The United Kingdom's Financial Conduct Authority has accused wealth manager Charles Schwab UK Ltd of contravening 'principles for business' 10 and 11 and section 20 Financial Services and Markets Act 2000. Among other things, it blames the firm for taking a cavalier attitude towards the protection of clients' assets.
Between 1 August 2017 and 22 April 2019, according to the regulator, CSUK broke principle 10 ("a firm must arrange adequate protection for clients' assets when it is responsible for them") and associated rules in the part of the rulebook that deals with clients' assets (CASS).
The regulator also accuses Charles Schwab of breaking principle 11 ("a firm must deal with its regulators in an open and cooperative way, and must disclose to the appropriate regulator appropriately anything relating to the firm of which that regulator would reasonably expect notice") on 12 January 2018.
Between 1 August 2017 and 22 March 2018 the FCA says that the firm contravened section 20 FSMA, which states that if an authorised person (other than a person authorised by the Prudential Regulation Authority) carries out a regulated activity in the United Kingdom, or purports to do so, otherwise than in accordance with permission given in accordance with the Act, he is to be taken to have contravened a requirement imposed on him by the FCA. It did so by undertaking the regulatable activity of safeguarding and the administration of HNWs' assets. Although it had the FCA's permission to arrange for the safeguarding and administration of assets, it was not empowered to safeguard and administer those assets by itself.
The fine in total is £8,963,200; the firm benefited from the usual 30% discount which comes from capitulating to the FCA's demands for contrition at the earliest opportunity. There was, thankfully, no actual loss of safe custody assets or clients' monies.
The FCA says that the firm broke principle 10 because it failed to:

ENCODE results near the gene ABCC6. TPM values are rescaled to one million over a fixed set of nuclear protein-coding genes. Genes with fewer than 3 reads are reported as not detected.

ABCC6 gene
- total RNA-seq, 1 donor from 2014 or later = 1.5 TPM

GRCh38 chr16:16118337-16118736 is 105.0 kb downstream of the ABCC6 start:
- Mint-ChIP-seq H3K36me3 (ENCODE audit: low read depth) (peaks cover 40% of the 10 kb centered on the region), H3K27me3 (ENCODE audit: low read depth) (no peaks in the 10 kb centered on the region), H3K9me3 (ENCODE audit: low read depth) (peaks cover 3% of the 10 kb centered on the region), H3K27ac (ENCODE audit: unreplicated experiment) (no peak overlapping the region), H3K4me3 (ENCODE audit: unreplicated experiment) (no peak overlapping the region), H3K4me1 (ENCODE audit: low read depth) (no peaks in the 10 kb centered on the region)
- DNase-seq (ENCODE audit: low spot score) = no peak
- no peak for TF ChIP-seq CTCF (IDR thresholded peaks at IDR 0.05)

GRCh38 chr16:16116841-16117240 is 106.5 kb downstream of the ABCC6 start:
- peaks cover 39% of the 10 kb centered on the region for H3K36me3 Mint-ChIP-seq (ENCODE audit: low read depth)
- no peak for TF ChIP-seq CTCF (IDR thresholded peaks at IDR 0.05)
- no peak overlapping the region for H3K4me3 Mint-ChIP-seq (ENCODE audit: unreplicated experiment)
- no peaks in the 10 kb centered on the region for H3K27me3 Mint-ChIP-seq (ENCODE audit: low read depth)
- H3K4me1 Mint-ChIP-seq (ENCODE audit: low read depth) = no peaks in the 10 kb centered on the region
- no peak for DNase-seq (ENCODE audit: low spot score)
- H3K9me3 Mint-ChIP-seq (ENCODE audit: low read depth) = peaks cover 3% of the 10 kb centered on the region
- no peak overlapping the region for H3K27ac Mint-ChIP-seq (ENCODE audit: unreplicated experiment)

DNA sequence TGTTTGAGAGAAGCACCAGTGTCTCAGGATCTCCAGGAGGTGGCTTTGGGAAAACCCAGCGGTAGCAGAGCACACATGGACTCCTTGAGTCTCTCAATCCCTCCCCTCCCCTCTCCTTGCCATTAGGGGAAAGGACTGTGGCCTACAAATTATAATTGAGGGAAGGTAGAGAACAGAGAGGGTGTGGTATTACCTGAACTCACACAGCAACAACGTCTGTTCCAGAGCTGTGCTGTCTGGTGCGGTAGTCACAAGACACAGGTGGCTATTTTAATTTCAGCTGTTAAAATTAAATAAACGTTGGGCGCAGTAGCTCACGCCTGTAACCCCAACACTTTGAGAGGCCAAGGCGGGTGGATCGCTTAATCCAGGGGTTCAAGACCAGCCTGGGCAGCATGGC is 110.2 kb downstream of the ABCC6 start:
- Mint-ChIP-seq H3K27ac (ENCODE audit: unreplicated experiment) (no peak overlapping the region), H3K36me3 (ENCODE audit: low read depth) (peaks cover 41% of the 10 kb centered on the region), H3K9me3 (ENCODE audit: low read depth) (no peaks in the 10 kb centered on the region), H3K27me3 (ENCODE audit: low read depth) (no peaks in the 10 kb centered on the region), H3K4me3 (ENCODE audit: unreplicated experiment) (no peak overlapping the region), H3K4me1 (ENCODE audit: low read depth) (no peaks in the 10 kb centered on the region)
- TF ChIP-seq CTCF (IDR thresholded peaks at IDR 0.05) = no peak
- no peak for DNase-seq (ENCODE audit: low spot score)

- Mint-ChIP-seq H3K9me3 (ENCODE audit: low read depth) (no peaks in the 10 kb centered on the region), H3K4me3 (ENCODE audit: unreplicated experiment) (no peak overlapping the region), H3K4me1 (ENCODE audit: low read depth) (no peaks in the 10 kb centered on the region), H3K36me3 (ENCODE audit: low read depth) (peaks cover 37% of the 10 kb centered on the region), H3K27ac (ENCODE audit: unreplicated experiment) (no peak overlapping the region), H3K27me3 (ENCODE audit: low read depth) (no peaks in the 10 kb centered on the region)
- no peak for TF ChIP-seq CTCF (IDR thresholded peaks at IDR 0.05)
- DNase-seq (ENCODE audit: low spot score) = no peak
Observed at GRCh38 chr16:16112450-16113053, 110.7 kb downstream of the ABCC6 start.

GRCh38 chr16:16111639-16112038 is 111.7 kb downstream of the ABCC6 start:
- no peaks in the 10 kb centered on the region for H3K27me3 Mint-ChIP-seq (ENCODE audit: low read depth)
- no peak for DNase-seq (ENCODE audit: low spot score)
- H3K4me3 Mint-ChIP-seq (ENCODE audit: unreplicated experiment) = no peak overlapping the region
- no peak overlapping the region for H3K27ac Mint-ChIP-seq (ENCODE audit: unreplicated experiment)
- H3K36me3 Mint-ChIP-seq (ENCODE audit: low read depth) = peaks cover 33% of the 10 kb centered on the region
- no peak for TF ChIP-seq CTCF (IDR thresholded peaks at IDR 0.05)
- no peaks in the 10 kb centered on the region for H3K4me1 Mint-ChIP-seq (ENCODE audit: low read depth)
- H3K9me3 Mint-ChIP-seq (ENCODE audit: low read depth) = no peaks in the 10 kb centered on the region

- keep the necessary records and accounts to let it distinguish between its clients' assets and assets and money belonging to other clients, its America affiliate, Charles Schwab & Co Inc (CS&C) or itself (by doing so contravening CASS 6.6.2R);
- undertake internal or external reconciliations for its customers’ assets in breach of CASS 6.6.34R, 7.15.12R and 7.15.20R;
- do enough to safeguard its customers’ assets, thereby contravening CASS 6.2.2R and 7.12.2R; and
- keep a "CASS resolution pack" that, in the event of its insolvency, would have allowed an insolvency practitioner to return money and safe-custody assets held by the firm to the clients in a reasonable time (a contravention of CASS 10.1.3R).
The FCA is particularly vexed by the fact that CSUK made arrangements with CS&C that gave CSUK’s customers’ assets all the protection that the US rules afford, while at the same time neglecting the rules of the UK.
CSUK was held not to have done enough to safeguard 'organisationally' to protect its customers’ assets because it did not monitor things properly, it did not have a documented CASS risk assessment and (as already stated) it did not segregate its clients' assets properly at all times. Clients' money from British sources originally went into CSUK's client-money accounts, but CSUK then swept it across the Atlantic to CS&C and deposited in a general pool in the US which contained the monies of CS&C itself and also those of its clients.
On 12 January 2018 CSUK allegedly breached principle 11 by informing the FCA that its auditors said that it had adequate systems and controls in place to manage clients' money and transactions involving clients' assets. This statement was false, although CSUK made it in error. The FCA blames it for not making adequate enquiries about whether the auditors had said this.
The FCA has issued a grim warning in the final notice that it has sent to CSUK: "The authority considers that Principle 11 does not apply only in cases where a firm chooses not to disclose information to the authority. Principle 11 also applies where, in providing information to the authority, a firm fails to ensure that all information it provides to the FCA is factually accurate."